Ascension Genesys hospital stops elective surgeries amid COVID-19 surge

Ella Castle

GRAND BLANC TWP., MI — Ascension Genesys hospital has told its medical staff not to schedule new elective surgeries until at least Nov. 30 amid a surge in COVID-19 cases. In a message to doctors Thursday, Nov. 12, the hospital said it was making the move “due to the recent […]


GRAND BLANC TWP., MI — Ascension Genesys hospital has told its medical staff not to schedule new elective surgeries until at least Nov. 30 amid a surge in COVID-19 cases.

In a message to doctors Thursday, Nov. 12, the hospital said it was making the move “due to the recent demand for inpatient beds … as well as the seasonal increase in surgical volume expected through the end of the calendar year.”

“The moratorium on the scheduling of (new) selected surgical cases will be evaluated on a weekly basis for possible extension beyond the original November 30th date …” the directive says. “In addition to the temporary restrictions on future surgical case boardings, we are asking surgeons to thoughtfully examine all extended recovery and same-day surgery cases already boarded” through Nov. 30.

Although the message does not specifically mention the rise in coronavirus cases in Genesee County and Michigan, those infections have reached their highest levels since the start of the pandemic.

In the county, COVID-19 cases have averaged 164 cases daily for the past seven days, according to county Health Department statistics, and earlier this week, Hurley Medical Center’s occupancy rate hit 98.2 percent before dropping to 84.3 percent as of Thursday.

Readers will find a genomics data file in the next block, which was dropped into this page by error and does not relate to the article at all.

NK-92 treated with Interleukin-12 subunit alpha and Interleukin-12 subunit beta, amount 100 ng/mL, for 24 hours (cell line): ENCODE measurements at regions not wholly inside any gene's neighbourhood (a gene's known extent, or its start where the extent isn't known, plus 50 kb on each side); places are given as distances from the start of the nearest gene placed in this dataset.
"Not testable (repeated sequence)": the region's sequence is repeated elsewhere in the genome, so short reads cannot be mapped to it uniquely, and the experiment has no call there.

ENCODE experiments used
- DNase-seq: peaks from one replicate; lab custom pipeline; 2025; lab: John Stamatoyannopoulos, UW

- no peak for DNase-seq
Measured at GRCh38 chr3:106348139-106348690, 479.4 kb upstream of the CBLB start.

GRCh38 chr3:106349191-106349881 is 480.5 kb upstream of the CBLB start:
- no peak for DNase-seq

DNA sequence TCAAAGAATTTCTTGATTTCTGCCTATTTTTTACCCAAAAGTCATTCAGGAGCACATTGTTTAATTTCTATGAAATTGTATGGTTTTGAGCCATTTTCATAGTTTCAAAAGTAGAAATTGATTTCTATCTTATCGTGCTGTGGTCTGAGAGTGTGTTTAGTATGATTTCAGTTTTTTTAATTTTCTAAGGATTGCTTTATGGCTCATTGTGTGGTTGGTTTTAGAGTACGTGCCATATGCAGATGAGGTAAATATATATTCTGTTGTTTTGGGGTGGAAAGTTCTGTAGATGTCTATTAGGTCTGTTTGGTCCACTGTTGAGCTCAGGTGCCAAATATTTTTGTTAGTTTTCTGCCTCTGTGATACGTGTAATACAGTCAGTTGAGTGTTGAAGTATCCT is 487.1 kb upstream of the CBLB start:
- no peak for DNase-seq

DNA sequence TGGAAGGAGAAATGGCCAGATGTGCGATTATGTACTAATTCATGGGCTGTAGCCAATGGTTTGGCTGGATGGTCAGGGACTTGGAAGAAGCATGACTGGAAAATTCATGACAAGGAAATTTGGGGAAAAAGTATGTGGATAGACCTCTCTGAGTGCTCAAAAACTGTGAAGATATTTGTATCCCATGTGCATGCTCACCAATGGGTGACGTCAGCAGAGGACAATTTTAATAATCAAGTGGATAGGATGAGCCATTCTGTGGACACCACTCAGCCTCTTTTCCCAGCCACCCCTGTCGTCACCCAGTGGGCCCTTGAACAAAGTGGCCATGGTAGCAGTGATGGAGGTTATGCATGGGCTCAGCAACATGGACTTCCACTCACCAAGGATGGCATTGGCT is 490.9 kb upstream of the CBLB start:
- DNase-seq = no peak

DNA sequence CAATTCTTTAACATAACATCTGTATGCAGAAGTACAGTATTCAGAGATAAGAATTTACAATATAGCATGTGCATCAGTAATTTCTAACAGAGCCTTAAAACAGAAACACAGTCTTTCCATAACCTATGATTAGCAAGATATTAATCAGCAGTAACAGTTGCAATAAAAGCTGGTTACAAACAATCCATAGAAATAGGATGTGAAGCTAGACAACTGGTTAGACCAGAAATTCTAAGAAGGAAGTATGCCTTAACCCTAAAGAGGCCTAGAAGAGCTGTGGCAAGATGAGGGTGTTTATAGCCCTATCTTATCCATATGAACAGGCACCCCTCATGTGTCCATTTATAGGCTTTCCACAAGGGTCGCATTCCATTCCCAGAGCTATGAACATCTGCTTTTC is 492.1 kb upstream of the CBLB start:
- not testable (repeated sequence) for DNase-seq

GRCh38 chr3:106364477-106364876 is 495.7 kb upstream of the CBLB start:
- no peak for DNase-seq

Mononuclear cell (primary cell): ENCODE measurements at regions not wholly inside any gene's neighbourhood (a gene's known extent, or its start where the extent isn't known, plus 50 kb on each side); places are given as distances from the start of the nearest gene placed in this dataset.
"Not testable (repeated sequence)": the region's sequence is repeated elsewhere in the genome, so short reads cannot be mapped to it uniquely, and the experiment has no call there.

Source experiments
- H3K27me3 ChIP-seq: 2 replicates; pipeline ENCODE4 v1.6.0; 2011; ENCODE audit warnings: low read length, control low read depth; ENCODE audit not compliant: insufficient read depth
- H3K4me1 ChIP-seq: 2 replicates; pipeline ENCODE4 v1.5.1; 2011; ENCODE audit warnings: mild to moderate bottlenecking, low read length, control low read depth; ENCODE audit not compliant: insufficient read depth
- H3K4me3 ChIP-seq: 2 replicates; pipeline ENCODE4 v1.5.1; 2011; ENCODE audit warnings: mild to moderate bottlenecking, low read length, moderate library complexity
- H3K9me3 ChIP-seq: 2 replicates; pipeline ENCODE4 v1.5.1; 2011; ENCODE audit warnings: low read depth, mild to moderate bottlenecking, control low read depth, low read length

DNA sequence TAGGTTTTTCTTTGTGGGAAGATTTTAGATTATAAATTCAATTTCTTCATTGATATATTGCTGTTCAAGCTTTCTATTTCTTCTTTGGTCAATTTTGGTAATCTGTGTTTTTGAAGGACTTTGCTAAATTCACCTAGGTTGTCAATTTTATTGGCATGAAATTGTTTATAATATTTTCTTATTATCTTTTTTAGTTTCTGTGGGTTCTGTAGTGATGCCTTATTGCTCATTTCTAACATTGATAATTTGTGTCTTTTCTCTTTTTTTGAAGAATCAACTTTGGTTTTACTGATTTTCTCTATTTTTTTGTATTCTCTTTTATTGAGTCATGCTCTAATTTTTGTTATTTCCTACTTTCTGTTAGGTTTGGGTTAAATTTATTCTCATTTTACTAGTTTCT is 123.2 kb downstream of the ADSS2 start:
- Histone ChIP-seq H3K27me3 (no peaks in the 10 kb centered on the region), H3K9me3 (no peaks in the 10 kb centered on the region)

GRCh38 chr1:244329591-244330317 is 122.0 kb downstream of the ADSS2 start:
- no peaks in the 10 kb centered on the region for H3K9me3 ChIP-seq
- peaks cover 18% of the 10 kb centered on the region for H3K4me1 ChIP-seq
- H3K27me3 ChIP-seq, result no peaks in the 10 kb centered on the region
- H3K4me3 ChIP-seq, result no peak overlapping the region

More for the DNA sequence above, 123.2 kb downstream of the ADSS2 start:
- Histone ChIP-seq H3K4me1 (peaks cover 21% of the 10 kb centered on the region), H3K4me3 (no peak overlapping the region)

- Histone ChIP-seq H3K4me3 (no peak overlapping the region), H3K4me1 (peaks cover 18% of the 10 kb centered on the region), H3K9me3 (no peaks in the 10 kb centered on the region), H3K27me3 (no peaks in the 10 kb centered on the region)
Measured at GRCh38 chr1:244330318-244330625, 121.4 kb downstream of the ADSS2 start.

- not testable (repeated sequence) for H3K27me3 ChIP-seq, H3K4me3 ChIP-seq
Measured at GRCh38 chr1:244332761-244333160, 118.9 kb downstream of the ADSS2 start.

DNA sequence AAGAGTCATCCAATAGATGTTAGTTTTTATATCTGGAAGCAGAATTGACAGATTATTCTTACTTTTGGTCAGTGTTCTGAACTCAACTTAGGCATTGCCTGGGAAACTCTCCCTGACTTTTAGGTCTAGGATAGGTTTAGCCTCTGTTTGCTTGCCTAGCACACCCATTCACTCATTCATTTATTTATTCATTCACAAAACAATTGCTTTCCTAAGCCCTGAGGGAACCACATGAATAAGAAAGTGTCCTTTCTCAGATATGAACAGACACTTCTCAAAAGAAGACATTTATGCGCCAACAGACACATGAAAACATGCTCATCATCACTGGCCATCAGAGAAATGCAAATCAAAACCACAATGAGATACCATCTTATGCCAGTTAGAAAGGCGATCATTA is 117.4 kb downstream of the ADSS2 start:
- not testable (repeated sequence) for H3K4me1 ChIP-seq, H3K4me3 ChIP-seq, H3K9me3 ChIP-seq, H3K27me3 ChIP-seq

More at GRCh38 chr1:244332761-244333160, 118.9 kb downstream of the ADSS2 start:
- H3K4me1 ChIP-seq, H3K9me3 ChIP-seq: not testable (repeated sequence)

Ascension hospitals, including Genesys, had an occupancy rate of 84.4 percent as of that same date, and McLaren hospitals, including McLaren-Flint, were at 83.9 percent occupancy.

MLive-The Flint Journal could not immediately reach an Ascension spokeswoman for further comment on the new surgical restrictions on Friday, Nov. 13, and it was not immediately clear if the moratorium includes other Ascension hospitals in the state.

Earlier this week, Ascension officials said that while they currently had the capacity to treat all patients at Genesys including those diagnosed with COVID-19, the hospital had developed a surge plan to allow it to “quickly adapt to the needs of our patients and to the healthcare demands of our community.”

A Hurley spokeswoman said Friday that the hospital has not restricted elective surgeries, while McLaren did not immediately comment on any new restrictions on elective surgery.

Earlier this week, McLaren said there has been a rise in admissions of patients with confirmed or suspected cases of COVID-19 since the beginning of October.

“Over the last week numbers have increased at a higher rate,” the McLaren statement says. “The current upward trend in COVID case volume in Michigan is concerning, and our teams across the state are closely monitoring the situation.”

Although hospital officials from around Michigan have warned of rising occupancy rates fueled by increases in coronavirus infections, the region of the state that includes Saginaw, Alcona, Iosco, Ogemaw, Arenac, Gladwin, Midland, Bay, Genesee, Tuscola, Lapeer, Sanilac and Huron counties — has been hit especially hard, registering the highest hospital occupancy rate in Michigan earlier this week at 88 percent.

Ascension’s notice to medical staff says all surgical cases for current patients will not be cancelled or postponed and “favorable consideration” will be given to all cancer surgeries and other time-sensitive cases “that must be performed to assure optimal patient outcomes.

The notice says a team led by surgeons and anesthesiologists will meet daily to address any questions about the urgency of specific cases.

“All elective ambulatory/outpatient cases not requiring an inpatient bed will continue to be boarded without restrictions,” the notice says.

Read more:

Hurley hospital at 98% capacity as new COVID-19 cases spike in Flint area

Employees describe ‘chaos,’ fear and tears at Mercy Health in Muskegon ravaged by COVID-19

‘We have to do something now’ mid-Michigan hospital leaders tell community as coronavirus surges



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